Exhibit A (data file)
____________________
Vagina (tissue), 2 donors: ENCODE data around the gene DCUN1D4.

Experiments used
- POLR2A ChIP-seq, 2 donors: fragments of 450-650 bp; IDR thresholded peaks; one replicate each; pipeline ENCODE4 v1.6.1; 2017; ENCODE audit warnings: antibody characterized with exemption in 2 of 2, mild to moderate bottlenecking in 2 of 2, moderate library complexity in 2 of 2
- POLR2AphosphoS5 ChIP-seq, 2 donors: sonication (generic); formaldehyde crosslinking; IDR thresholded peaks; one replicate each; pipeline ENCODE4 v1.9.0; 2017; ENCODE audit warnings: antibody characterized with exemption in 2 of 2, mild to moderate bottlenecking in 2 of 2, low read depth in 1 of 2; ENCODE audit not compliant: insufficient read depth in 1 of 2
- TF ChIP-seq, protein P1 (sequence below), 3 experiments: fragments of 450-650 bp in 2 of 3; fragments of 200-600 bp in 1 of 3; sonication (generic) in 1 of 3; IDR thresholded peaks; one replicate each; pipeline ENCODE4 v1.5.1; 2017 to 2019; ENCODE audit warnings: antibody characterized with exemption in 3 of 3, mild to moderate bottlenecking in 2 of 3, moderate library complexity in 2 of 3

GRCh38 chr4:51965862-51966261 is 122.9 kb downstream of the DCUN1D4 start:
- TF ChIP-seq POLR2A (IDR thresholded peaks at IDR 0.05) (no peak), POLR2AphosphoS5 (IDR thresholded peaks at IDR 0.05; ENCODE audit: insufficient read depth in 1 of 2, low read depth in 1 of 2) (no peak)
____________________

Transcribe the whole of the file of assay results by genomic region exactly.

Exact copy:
Vagina (tissue), 2 donors: ENCODE data around the gene DCUN1D4.

Experiments used
- POLR2A ChIP-seq, 2 donors: fragments of 450-650 bp; IDR thresholded peaks; one replicate each; pipeline ENCODE4 v1.6.1; 2017; ENCODE audit warnings: antibody characterized with exemption in 2 of 2, mild to moderate bottlenecking in 2 of 2, moderate library complexity in 2 of 2
- POLR2AphosphoS5 ChIP-seq, 2 donors: sonication (generic); formaldehyde crosslinking; IDR thresholded peaks; one replicate each; pipeline ENCODE4 v1.9.0; 2017; ENCODE audit warnings: antibody characterized with exemption in 2 of 2, mild to moderate bottlenecking in 2 of 2, low read depth in 1 of 2; ENCODE audit not compliant: insufficient read depth in 1 of 2
- TF ChIP-seq, protein P1 (sequence below), 3 experiments: fragments of 450-650 bp in 2 of 3; fragments of 200-600 bp in 1 of 3; sonication (generic) in 1 of 3; IDR thresholded peaks; one replicate each; pipeline ENCODE4 v1.5.1; 2017 to 2019; ENCODE audit warnings: antibody characterized with exemption in 3 of 3, mild to moderate bottlenecking in 2 of 3, moderate library complexity in 2 of 3

GRCh38 chr4:51965862-51966261 is 122.9 kb downstream of the DCUN1D4 start:
- TF ChIP-seq POLR2A (IDR thresholded peaks at IDR 0.05) (no peak), POLR2AphosphoS5 (IDR thresholded peaks at IDR 0.05; ENCODE audit: insufficient read depth in 1 of 2, low read depth in 1 of 2) (no peak)